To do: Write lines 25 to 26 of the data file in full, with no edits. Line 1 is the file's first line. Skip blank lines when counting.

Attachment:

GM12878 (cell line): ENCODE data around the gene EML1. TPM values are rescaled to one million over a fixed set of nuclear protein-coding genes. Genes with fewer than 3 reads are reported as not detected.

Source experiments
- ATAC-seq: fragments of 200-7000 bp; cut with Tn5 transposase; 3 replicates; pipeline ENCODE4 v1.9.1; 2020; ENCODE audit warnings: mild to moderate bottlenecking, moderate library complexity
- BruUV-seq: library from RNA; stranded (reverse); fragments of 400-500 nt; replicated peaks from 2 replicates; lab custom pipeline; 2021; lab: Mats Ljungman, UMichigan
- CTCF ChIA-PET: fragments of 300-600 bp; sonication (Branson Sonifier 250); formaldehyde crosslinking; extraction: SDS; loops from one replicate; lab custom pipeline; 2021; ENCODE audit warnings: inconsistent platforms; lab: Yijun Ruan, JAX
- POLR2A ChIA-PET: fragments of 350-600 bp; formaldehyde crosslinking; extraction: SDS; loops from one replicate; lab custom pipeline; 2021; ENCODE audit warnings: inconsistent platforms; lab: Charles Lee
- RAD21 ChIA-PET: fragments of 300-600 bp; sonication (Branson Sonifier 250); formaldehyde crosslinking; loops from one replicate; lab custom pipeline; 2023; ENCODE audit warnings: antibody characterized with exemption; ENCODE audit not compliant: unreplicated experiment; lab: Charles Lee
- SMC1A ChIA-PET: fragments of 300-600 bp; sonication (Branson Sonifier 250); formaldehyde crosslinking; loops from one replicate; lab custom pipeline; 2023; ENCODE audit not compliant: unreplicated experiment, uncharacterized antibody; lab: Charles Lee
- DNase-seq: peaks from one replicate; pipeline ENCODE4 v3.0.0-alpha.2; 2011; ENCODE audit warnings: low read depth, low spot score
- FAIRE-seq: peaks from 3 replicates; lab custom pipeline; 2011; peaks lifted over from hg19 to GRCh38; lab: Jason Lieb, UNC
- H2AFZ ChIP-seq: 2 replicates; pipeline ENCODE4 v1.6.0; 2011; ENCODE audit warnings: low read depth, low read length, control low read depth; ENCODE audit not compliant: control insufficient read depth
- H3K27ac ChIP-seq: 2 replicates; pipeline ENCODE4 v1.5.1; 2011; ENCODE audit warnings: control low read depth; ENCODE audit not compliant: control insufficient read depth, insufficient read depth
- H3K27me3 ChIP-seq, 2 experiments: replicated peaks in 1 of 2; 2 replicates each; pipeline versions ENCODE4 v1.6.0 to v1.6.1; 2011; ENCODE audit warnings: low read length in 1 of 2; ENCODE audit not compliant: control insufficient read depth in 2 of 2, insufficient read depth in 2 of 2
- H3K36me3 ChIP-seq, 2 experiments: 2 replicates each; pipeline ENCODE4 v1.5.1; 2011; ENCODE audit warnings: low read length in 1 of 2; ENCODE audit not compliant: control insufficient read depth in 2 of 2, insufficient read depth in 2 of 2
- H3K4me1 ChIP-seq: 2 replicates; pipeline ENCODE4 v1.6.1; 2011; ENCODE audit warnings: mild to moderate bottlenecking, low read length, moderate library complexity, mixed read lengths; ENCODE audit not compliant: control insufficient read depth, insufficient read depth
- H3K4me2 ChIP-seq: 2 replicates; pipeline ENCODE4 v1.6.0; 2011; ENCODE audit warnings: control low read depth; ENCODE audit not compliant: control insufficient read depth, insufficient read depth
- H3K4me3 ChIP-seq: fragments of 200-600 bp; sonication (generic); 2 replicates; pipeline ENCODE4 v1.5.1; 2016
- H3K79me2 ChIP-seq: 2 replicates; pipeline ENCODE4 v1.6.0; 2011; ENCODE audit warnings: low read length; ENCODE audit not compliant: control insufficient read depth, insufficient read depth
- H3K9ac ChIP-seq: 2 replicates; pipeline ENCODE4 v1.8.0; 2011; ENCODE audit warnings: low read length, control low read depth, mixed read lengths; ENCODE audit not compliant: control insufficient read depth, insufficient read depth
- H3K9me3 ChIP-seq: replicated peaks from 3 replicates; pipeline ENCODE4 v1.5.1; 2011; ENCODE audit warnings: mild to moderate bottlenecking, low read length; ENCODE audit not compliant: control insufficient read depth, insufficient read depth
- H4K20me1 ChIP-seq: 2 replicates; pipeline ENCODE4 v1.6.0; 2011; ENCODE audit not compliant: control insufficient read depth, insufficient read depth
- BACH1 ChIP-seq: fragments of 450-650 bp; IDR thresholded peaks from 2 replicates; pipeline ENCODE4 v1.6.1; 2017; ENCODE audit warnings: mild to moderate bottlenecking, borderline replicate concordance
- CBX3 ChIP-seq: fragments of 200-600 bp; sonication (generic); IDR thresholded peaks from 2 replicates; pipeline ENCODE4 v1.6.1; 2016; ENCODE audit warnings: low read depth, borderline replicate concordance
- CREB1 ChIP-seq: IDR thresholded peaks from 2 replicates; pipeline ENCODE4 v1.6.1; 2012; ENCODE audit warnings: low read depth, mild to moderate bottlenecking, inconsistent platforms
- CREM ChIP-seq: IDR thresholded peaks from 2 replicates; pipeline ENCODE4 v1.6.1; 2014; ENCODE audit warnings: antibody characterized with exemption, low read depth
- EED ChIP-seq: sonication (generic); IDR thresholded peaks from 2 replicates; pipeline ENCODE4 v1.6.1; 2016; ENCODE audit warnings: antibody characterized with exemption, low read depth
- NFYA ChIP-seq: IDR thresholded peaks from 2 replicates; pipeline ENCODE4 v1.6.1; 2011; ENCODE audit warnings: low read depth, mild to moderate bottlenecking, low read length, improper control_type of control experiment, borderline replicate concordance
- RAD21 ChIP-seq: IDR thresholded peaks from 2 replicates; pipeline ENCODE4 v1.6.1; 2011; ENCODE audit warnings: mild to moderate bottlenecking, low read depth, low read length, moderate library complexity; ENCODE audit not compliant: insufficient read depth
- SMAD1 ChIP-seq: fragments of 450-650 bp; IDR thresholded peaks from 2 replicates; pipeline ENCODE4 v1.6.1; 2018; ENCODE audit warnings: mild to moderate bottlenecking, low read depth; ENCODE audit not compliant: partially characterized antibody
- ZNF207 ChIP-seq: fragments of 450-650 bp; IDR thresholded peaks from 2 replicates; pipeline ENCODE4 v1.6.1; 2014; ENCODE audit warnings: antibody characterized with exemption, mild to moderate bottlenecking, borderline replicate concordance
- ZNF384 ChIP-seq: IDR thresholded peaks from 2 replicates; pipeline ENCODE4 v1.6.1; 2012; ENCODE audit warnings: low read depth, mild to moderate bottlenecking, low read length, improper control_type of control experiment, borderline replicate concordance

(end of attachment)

- CREM ChIP-seq: IDR thresholded peaks from 2 replicates; pipeline ENCODE4 v1.6.1; 2014; ENCODE audit warnings: antibody characterized with exemption, low read depth
- EED ChIP-seq: sonication (generic); IDR thresholded peaks from 2 replicates; pipeline ENCODE4 v1.6.1; 2016; ENCODE audit warnings: antibody characterized with exemption, low read depth